13. maggie gallagher says:

    Off topic, but Santorum fought for special needs children well before he had one. (Bella is only 4 I believe).

  14. Diane M says:

    I think this is how things often work. Having LBGT people come out of the closet in the 1980s and onwards is probably the main reason Americans are accepting same sex marriage now.

    I think Haidt may be too deterministic with all of our reasoning coming from our gut feelings, but I do think we are affected by them.

    On the other hand, I like the idea that our interactions with people affect our morality. Changing our mind based on the people we know isn’t just about empathy and gut feelings, it’s also about learning something new.

  15. Kevin says:

    “So Mr. Portman didn’t used to recognize gays as within his own group, but his view changed because he does see his son as “one of us.” In essence, his internal conceptual category of who is “one of us” expanded.”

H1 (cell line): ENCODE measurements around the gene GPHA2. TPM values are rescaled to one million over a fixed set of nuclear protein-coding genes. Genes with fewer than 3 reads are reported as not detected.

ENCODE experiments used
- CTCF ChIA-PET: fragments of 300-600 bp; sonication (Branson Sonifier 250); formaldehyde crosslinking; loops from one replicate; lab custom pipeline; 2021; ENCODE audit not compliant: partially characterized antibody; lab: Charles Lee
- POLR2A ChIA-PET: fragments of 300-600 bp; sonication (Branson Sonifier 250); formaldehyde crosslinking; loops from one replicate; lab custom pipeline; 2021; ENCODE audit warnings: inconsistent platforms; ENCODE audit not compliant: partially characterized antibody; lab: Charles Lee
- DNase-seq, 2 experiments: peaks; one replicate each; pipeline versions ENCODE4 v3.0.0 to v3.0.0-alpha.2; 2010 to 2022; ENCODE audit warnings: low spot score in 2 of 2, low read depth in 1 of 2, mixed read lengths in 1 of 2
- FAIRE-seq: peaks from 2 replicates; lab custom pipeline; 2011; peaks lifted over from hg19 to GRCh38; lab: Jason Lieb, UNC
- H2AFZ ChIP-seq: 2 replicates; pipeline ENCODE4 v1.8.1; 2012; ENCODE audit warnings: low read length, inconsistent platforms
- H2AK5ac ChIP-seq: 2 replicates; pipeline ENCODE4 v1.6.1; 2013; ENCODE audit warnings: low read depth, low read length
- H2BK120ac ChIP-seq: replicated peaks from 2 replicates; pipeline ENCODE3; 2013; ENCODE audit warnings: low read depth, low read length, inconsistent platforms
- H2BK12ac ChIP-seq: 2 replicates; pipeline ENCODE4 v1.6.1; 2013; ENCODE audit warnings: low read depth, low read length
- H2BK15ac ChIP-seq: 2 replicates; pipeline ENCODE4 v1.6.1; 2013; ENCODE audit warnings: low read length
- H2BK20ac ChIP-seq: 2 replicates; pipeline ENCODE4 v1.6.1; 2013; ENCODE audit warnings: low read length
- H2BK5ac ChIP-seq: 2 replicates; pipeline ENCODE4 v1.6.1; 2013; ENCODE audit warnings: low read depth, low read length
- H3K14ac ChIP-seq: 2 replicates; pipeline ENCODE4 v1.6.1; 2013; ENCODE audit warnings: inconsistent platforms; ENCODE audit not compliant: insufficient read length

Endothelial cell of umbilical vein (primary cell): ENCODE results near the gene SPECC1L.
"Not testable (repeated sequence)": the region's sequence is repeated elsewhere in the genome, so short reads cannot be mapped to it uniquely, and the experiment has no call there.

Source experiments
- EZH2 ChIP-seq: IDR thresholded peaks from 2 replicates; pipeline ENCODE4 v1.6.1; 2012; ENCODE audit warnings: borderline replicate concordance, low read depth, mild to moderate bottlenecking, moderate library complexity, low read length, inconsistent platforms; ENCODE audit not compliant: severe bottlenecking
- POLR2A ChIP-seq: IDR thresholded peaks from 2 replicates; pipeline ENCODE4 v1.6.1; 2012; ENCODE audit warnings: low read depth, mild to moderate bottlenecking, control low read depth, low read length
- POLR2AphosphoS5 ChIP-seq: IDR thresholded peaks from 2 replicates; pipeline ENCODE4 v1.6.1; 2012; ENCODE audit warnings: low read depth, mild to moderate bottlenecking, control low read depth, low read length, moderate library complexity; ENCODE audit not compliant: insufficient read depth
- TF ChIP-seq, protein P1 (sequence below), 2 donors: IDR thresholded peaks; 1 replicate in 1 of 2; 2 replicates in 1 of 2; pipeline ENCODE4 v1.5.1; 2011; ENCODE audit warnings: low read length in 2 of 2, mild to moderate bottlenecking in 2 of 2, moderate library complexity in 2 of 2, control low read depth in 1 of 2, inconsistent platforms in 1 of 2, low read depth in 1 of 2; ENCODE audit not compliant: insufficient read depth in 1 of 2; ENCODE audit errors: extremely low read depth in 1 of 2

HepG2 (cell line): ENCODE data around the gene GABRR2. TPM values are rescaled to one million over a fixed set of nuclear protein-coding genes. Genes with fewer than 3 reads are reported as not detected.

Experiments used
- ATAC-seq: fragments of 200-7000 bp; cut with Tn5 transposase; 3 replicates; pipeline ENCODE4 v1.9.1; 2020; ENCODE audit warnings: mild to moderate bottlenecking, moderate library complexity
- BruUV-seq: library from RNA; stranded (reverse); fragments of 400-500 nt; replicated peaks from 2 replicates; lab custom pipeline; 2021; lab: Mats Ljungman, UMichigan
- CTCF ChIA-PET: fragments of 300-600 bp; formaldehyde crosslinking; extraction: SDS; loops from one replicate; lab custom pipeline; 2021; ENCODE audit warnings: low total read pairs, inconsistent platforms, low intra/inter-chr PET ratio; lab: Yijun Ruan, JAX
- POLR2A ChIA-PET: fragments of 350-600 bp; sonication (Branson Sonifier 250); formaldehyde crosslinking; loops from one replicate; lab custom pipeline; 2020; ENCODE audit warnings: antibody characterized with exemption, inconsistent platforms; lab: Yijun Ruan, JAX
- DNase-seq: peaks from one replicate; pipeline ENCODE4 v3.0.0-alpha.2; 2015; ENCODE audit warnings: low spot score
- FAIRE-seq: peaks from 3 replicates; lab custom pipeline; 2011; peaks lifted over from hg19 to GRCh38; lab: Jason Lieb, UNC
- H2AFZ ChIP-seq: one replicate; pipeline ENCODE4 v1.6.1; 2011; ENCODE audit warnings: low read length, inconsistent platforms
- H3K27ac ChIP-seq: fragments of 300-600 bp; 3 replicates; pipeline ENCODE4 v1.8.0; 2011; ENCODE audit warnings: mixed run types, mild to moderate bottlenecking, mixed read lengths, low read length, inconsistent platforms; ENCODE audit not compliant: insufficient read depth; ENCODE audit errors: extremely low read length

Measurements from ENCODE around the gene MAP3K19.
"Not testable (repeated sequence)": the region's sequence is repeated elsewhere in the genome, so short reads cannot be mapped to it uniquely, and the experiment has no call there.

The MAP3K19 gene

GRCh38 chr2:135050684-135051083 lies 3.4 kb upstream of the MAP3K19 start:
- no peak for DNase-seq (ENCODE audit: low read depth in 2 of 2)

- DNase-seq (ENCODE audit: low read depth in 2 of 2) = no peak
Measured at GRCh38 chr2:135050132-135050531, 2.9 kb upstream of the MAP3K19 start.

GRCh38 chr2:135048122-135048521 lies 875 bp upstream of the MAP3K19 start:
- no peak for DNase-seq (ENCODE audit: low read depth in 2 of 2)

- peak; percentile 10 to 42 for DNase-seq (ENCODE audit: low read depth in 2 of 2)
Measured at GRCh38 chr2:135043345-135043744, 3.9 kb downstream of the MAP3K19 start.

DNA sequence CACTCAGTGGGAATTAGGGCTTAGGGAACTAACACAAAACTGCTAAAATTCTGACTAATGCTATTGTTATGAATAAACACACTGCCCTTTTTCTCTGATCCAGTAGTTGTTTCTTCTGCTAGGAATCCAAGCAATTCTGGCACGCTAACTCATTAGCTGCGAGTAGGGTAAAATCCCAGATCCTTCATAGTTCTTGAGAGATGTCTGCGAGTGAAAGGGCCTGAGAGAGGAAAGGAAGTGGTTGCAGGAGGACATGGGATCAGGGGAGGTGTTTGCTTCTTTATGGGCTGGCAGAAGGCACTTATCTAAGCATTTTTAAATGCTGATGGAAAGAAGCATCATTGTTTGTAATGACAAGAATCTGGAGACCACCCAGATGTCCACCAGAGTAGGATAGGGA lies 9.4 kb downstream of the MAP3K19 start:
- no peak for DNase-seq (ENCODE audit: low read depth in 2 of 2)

As a married man himself, who acknowledges the happiness of his own marriage and the rewards of marriage as a concept, why can’t he (and so many others) find obvious empathy for other humans who created a couple and are often raising children? Why doesn’t “one of us” include all couples in committed relationships, possibly (like himself) raising children? Why does sexual orientation have to trump other aspects that make you alike?

    This is why the claims that it’s about marriage not gay people ring false. They’re making the decision based on sexual orientation, not the aspects of the relationship (committedness, child-raising, shared resources, etc.) that clearly are a part of marriage. Portman’s son isn’t even in a relationship, that we know of! So, obviously, it’s the “gayness” that is the deciding factor, and proximity to a gay person, not the nature of the relationship.

    I wish they’d just admit, for God’s sake: they don’t want the government to treat gay people with equal dignity.